Daniel Faber: a visionary space adventurer making the impossible, possible

For Daniel Faber, a curious space explorer, the sky’s definitely not the limit.

He’s fueling his passion for space exploration with an ambition to build the first-ever gas station for satellite refueling as co-founder and CEO of Orbit Fab

Moving away from Australia about a decade ago, Daniel has lived in multiple cities to work on various space projects and undertake research. His “aha! moment” didn’t arrive until after his work at Deep Space Industries – a space technology and exploration company working on in-space resource extraction – which led to the birth of Orbit Fab in 2018.

That same year, the company made it one step closer to refueling satellites in space with its launch to space of an experimental fluid transfer system.

While he’s endeavouring to bring that vision to reality, he’s also working on developing space entertainment at Space Arena as CEO, in parallel with the research work in the fields of small satellites and mining instrumentation at Heliocentric Technologies as President and CTO. Plus, he’s also the Board of Advisors at National Space Society.

With over 15 years of experience in space industry, he’s a global Australian and a game-changer who has made his mark in cities all over the world, and in Space…

Interview by Tammy Lee, Marketing & Communications & Digital Manager, Advance.

How did you get started in the aerospace industry?

During my first year at university with UNSW in Sydney I was trying to figure out what to do with myself. I wanted to do something useful for the world and started considering existential risks. This led to the conclusion that getting humans off this rock was the most important thing I could be working on. I decided to spend my career figuring out how to create permanent jobs off Earth in order to bootstrap humanity’s settlement of the solar system.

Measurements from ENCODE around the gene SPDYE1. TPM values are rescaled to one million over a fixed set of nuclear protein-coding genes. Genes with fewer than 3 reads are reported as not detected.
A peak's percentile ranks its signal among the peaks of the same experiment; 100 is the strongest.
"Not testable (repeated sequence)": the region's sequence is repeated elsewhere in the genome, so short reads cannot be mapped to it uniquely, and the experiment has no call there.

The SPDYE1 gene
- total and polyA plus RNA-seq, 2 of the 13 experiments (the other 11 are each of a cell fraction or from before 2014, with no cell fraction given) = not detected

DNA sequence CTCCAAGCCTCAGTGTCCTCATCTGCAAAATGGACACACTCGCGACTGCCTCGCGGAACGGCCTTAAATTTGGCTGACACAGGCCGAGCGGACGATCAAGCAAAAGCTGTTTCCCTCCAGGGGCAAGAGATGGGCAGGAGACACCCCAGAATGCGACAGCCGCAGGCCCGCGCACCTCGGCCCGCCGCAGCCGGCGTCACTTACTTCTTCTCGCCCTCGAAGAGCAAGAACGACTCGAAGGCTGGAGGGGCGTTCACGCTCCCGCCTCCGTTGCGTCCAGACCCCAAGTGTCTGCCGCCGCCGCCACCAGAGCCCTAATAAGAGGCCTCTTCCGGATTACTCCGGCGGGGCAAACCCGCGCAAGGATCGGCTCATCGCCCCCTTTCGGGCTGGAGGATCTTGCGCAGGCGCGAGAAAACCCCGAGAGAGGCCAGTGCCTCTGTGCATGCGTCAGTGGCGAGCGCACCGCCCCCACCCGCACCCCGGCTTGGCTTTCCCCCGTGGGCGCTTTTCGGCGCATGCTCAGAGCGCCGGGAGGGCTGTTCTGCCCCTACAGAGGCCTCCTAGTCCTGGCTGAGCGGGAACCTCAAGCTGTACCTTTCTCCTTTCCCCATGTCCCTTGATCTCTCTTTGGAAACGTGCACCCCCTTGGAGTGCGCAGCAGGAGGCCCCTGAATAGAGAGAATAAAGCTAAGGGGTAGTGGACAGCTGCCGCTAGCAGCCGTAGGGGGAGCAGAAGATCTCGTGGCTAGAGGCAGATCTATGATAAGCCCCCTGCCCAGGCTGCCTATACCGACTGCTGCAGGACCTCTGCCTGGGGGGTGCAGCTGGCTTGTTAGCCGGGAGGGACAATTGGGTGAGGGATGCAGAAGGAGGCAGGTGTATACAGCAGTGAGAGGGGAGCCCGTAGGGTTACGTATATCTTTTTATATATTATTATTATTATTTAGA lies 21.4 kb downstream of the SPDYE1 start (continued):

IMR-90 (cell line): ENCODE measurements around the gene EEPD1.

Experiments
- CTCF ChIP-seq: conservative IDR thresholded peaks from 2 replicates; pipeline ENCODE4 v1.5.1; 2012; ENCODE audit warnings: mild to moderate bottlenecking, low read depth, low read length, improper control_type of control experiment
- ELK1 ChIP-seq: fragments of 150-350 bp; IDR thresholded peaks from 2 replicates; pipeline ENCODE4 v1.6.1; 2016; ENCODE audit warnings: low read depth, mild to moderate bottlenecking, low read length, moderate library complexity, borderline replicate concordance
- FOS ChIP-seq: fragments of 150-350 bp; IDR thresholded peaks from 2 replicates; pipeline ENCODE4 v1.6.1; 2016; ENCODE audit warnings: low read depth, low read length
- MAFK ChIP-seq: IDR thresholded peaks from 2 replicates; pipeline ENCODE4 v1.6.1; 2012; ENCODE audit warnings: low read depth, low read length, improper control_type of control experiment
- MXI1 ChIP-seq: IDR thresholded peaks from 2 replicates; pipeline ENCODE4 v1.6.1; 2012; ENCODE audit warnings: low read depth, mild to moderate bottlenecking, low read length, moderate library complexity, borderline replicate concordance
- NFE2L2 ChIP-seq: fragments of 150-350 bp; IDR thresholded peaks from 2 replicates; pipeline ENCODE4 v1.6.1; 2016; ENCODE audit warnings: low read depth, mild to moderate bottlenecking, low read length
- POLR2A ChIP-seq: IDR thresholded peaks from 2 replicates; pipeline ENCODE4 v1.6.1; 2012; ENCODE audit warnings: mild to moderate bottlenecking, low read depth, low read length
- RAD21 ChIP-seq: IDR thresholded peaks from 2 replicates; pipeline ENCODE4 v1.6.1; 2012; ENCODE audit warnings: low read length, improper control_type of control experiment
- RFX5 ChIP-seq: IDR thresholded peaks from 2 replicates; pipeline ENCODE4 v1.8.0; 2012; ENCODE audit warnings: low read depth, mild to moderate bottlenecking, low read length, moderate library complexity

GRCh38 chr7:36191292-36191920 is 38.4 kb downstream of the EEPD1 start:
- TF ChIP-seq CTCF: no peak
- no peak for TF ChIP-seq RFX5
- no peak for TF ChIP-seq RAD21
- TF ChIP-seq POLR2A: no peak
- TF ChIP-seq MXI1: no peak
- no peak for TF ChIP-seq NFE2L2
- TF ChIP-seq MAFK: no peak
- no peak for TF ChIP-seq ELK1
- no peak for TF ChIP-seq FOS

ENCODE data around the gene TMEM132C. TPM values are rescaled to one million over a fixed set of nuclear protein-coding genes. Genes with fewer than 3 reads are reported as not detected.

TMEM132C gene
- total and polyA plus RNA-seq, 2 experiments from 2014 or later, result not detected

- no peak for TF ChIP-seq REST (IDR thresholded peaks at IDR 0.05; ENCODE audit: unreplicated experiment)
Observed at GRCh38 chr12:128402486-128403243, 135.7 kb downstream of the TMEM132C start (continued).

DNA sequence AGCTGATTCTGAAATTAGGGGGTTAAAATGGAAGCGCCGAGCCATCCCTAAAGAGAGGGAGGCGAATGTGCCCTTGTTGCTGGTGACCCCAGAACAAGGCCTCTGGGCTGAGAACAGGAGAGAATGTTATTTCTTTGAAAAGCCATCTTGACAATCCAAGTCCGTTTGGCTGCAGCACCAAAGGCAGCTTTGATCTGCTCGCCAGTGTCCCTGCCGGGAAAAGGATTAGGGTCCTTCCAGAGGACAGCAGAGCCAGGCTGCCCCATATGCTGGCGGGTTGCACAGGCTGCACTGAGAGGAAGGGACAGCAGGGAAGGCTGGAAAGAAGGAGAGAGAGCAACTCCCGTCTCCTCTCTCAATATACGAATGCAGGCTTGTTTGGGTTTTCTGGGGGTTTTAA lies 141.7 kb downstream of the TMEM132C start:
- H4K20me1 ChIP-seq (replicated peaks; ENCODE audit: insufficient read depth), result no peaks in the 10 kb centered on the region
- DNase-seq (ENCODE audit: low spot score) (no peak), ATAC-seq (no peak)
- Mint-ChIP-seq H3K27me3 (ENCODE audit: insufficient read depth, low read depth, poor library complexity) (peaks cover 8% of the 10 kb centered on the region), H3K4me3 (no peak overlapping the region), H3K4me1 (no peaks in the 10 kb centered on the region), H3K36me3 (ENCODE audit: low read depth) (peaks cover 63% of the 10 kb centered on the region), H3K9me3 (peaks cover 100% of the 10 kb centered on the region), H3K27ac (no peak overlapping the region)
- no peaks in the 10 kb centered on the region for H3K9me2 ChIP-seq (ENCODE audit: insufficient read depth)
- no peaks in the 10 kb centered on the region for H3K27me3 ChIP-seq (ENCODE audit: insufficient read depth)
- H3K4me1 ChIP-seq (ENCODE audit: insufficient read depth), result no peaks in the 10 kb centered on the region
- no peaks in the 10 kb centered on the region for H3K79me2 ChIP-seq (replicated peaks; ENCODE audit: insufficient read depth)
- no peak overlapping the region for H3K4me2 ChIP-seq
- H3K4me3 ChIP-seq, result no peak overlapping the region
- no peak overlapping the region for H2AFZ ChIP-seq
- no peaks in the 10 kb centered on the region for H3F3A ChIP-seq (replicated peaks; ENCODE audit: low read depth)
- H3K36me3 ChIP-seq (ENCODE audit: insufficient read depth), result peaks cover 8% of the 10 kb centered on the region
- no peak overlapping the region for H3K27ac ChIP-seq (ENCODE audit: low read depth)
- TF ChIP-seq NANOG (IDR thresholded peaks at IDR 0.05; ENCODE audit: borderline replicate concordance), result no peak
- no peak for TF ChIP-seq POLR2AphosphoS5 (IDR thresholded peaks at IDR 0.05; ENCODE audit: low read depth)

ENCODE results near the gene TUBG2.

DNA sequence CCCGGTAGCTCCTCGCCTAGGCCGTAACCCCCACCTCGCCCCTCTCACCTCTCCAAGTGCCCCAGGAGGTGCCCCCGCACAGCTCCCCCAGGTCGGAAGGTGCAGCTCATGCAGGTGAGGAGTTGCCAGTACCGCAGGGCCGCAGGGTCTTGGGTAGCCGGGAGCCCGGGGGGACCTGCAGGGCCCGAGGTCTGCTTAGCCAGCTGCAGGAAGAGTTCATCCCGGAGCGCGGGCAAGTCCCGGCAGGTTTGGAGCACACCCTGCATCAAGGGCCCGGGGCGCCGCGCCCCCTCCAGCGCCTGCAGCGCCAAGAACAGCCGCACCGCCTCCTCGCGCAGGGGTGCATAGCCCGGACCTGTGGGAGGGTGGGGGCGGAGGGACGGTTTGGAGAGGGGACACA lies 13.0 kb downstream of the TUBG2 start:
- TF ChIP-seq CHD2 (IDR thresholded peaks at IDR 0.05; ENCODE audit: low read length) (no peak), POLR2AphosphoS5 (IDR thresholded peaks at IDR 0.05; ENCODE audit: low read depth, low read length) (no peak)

What made you move away from Australia?

There were no spacecraft being built in Australia, no space agency, no companies that could teach me anything about this field. I’m glad to note that that has now changed a little.

What’s one of the biggest challenges in space exploration?

Exports. There are currently only two commercial exports from space: telecommunications services and Earth imagery. Both of these are ably served by robotic systems, so there is no demand for human workers. On Earth we find people living in all manner of inhospitable places so long as there is a paying job for them to do. One export job can create 10 to 100 internal economy jobs, so everything will follow once we have achieved that first step. The defining challenge of my career has been to find new export markets from space that will create the first permanent job in Earth Orbit as part of a profitable business endeavor.

Can you tell us the vision behind establishing the first gas station in space for satellite refueling?

When I started thinking about creating permanent jobs in space, I listed all the industries that I thought might generate sufficient revenue to be able to support the cost of keeping someone alive and happy up there. My list only had two things: tourism and mining (since then I’ve only been able to add two more). I couldn’t see myself as a tour operator, so I started thinking about mining. The first step was to learn how to build satellites, and I was lucky enough to work for some amazing companies around the world on the core team building about a dozen satellites. I was always working on side projects and thinking about starting a company, so my first startup developed a geochemical assay instrument for the terrestrial mining industry.

After a few more startups, I had the opportunity to help found, and later to lead, Deep Space Industries.  DSI had the Big Hairy Audacious Goal of mining asteroids, and a focused business strategy of developing thrusters for small satellites. These thrusters run on asteroid-derived propellants, but more importantly they meet a need in the market and have been commercially successful. While speaking with customers, and also while doing our own spacecraft designs, it was apparent that the constraints of limited fuel is a real pain point.